And that's basically it. When you develop a television series, you need to figure out the world, who lives in it, and what's going to happen to them. And put it all down on paper in a way that's interesting, entertaining, and will get people excited enough to put up millions of dollars to turn it into a television series. That's all. Not much.

Part 2: Pitching

It doesn't do you any good to create a show and then keep the presentation in a drawer. You need to get it out into the marketplace, tell development executives (the people who make deals with creators for shows) about it, and see if anyone wants to make it.

Meeting with an executive and telling them about your series is called "pitching" and the occasions at which you do it are called "pitch meetings." How you get such a meeting is the material for a different article, but once you have a meeting, here's what's likely to happen.

You'll go to the office of the studio or network, where you'll wait in the lobby until the executive's assistant comes to fetch you. While you're waiting, or, sometimes, after the assistant comes, you'll be offered water or a soft drink. That's pretty much a given. Far more likely than that they'll validate your parking. Feel free to take them up on the offer. If nothing else, it will help keep your mouth from getting dry while you're pitching.

You'll be escorted to the executive's office, which will be smaller than you expected. (Sometimes you end up in a conference room but I actually prefer meeting in their office. It's more personal and friendly.) Offices for animation executives in particular are usually decorated with artwork from shows they worked on and with toys.

You'll have no more than half an hour to pitch, so don't waste time. You don't have a lot and the person you're meeting with is busy. But don't be all business either. If you don't already know the executive, you want to make a connection, and it's okay to spend a couple minutes talking about the shows they've worked on (as evidenced by the decorations in their office). People like working with people they like, so be personable.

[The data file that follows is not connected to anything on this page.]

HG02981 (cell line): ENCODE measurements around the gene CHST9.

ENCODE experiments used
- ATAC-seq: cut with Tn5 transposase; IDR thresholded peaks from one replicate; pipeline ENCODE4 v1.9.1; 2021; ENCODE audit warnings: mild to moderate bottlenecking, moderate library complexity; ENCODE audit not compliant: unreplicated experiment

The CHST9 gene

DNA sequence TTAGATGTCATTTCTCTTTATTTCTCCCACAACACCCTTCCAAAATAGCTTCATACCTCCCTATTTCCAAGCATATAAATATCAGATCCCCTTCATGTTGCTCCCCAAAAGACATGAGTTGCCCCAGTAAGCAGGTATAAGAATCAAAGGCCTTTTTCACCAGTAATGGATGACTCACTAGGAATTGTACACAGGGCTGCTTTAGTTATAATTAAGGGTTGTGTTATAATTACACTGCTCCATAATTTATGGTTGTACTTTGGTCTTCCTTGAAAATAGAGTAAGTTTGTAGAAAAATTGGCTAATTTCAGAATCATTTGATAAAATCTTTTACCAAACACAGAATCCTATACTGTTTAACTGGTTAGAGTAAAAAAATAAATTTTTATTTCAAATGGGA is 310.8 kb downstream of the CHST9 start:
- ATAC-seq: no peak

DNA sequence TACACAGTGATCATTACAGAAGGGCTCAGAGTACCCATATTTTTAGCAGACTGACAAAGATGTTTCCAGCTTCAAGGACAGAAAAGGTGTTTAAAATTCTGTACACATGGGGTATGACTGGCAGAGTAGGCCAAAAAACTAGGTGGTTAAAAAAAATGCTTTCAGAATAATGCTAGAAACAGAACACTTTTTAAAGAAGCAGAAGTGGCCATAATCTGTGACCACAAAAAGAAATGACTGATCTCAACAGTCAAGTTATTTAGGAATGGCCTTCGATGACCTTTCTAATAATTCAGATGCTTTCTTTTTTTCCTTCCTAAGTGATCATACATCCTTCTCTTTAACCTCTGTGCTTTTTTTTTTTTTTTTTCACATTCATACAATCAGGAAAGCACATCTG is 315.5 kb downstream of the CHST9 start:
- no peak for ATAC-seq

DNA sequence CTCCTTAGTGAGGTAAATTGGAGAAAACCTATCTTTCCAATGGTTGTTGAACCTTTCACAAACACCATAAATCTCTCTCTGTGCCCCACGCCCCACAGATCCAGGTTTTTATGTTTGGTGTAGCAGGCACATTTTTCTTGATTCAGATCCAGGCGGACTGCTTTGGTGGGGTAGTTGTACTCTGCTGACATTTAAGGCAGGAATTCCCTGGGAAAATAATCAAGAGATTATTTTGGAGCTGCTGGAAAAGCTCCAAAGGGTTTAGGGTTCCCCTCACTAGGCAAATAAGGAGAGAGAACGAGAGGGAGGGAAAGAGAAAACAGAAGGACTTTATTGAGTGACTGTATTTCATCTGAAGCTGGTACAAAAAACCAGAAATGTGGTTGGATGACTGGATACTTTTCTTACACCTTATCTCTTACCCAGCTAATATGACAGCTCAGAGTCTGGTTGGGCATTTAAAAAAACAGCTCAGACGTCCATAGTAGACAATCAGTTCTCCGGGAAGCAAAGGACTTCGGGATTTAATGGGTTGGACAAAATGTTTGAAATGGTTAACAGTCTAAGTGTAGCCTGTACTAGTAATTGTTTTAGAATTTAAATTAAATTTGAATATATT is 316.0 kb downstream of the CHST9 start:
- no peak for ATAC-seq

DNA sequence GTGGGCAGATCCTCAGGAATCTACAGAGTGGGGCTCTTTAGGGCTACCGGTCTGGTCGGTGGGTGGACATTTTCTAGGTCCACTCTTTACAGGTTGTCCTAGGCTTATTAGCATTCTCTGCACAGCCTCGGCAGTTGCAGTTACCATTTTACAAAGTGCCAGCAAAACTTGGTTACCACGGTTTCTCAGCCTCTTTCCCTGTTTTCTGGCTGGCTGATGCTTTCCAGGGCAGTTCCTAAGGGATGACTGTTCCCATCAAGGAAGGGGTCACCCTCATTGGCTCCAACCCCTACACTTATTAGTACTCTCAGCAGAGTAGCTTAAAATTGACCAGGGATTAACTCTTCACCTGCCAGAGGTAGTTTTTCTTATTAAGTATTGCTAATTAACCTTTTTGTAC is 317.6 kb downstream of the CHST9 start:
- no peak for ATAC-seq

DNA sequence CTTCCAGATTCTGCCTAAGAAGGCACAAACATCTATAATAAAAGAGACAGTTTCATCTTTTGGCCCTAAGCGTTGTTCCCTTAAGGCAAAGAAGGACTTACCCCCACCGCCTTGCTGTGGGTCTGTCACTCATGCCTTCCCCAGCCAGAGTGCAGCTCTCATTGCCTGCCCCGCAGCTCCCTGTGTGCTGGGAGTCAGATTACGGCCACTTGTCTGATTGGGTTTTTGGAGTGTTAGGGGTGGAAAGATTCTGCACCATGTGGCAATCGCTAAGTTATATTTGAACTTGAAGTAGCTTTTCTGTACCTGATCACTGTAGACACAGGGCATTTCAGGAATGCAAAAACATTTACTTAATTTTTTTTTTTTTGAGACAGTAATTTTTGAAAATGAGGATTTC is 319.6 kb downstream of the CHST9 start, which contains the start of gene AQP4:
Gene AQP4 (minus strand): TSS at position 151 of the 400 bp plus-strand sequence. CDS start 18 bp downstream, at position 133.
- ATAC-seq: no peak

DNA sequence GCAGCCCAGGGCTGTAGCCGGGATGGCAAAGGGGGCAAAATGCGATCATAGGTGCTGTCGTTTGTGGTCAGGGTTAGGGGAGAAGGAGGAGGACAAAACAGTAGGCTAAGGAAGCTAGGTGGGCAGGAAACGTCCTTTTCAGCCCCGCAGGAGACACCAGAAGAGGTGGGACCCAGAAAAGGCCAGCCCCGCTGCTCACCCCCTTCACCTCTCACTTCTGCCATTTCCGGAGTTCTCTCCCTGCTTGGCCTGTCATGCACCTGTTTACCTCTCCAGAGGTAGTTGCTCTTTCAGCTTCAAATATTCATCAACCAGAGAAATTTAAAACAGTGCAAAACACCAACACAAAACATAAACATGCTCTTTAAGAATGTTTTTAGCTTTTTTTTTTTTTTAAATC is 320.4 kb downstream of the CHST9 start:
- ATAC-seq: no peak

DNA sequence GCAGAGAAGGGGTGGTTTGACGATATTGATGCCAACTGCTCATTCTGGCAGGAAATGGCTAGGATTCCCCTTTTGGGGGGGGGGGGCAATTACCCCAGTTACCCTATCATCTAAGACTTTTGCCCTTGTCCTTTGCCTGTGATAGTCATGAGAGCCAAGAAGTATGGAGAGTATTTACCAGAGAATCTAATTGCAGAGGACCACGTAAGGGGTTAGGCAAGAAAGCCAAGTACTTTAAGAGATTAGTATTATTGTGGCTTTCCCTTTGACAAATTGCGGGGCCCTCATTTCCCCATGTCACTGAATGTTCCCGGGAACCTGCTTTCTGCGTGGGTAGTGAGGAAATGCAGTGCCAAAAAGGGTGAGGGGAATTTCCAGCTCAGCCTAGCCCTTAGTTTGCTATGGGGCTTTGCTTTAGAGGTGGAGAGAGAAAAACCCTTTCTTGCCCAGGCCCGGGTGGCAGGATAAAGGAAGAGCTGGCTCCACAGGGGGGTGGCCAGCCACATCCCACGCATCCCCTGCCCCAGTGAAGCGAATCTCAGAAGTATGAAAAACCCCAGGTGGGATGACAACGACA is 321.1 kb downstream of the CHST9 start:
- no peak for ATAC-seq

Fairly quickly, though, get down to pitching. Bring two or three copies of your presentation and give one to everyone in the room. Including the assistant, if they're still there. (Always treat assistants well. You never know how much the executive relies on their opinion. And if they see you treating their assistant badly, they won't think well of you. Plus, you never know when the assistant will get promoted to executive. And if you were a jerk to them... )

Tell them about your show. It's about this character and his friends. He's this sort of guy/dog/robot. And his friends are like this. It's in this sort of world. And they'll have adventures of this sort. It's fine to use your presentation to guide your pitch, and to remind you of things you want to cover. But never read your presentation to the executive. They don't need you for that. They want to hear your voice, hear your enthusiasm for the material. And you want them to get just as enthusiastic.

There'll be questions. You should know your material well enough to be able to answer them. Sometimes the answer can be "I don't know; I haven't worked out that detail yet. You'll never hear "yes" in the room. The answer you'll get is "no" (usually with an explanation) or "maybe" (usually phrased as "I'll read over the material"). No one has the authority to say yes. No matter how much they like your idea, they'll have to talk to the people they work with.

Usually, you'll hear within two weeks. If not, call. But don't call too often. You call too often and they'll tell you no just to stop you from calling back.